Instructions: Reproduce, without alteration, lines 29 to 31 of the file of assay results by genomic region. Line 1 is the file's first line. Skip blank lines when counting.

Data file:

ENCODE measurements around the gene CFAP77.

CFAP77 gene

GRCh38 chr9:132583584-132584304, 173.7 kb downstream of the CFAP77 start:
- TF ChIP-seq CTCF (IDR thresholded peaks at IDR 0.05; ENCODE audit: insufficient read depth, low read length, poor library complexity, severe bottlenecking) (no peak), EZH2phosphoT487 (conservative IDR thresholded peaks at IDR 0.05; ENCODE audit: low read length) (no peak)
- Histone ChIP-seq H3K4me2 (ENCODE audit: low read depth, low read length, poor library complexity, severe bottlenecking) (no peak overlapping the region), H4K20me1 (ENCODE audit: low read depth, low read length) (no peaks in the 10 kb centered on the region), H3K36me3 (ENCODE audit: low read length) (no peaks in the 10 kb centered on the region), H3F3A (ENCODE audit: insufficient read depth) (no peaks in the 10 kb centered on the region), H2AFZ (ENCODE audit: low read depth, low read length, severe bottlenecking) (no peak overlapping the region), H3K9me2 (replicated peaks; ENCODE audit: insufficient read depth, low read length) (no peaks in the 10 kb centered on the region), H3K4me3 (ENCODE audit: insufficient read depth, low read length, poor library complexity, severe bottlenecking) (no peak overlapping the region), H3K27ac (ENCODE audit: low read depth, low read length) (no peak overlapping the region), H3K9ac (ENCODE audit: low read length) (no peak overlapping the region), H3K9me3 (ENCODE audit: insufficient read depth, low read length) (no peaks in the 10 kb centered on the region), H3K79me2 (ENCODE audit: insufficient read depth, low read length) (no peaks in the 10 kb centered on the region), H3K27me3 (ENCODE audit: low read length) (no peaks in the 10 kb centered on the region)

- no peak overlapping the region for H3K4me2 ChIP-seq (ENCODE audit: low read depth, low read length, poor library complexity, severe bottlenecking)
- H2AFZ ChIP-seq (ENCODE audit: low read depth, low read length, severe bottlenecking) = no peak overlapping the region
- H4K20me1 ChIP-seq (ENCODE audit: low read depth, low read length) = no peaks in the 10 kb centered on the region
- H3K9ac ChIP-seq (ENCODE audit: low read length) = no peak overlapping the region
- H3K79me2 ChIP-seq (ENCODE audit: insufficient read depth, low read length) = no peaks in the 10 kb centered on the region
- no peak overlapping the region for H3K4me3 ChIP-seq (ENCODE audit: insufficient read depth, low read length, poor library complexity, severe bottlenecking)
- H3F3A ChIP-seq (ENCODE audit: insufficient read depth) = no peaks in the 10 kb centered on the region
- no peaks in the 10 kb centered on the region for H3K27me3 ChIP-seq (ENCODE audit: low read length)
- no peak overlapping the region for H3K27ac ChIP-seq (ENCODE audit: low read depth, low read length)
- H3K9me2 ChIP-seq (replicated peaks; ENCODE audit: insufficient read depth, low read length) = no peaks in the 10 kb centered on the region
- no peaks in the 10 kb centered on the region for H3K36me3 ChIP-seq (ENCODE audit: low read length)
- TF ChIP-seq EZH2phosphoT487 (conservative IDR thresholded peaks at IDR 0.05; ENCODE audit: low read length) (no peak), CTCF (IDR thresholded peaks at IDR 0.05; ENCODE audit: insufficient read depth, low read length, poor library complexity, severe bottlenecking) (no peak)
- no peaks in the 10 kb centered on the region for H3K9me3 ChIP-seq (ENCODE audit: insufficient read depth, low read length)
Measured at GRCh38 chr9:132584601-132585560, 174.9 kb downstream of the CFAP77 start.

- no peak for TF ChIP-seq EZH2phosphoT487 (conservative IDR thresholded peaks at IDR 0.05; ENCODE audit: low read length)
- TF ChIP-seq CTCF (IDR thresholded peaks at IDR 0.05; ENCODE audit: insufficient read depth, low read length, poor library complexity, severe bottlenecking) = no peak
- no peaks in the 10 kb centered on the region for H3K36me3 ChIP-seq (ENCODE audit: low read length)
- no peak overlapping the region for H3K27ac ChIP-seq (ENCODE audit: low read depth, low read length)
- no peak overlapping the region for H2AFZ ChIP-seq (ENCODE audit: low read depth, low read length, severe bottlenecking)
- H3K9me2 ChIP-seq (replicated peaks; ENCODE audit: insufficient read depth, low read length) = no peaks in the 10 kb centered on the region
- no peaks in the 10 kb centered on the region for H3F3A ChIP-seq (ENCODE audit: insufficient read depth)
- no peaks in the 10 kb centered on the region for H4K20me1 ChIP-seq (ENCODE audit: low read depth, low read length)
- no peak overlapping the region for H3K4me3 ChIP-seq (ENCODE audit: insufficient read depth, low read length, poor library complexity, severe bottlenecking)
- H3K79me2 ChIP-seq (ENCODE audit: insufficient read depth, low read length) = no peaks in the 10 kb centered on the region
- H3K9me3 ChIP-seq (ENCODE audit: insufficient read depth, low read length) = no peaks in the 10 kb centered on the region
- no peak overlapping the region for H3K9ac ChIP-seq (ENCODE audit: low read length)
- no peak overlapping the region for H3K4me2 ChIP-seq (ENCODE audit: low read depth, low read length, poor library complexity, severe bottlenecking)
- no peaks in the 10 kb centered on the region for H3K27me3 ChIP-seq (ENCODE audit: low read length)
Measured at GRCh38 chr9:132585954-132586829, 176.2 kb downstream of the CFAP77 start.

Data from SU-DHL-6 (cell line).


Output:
- H3K79me2 ChIP-seq (ENCODE audit: insufficient read depth, low read length) = no peaks in the 10 kb centered on the region
- H3K9me3 ChIP-seq (ENCODE audit: insufficient read depth, low read length) = no peaks in the 10 kb centered on the region
- no peak overlapping the region for H3K9ac ChIP-seq (ENCODE audit: low read length)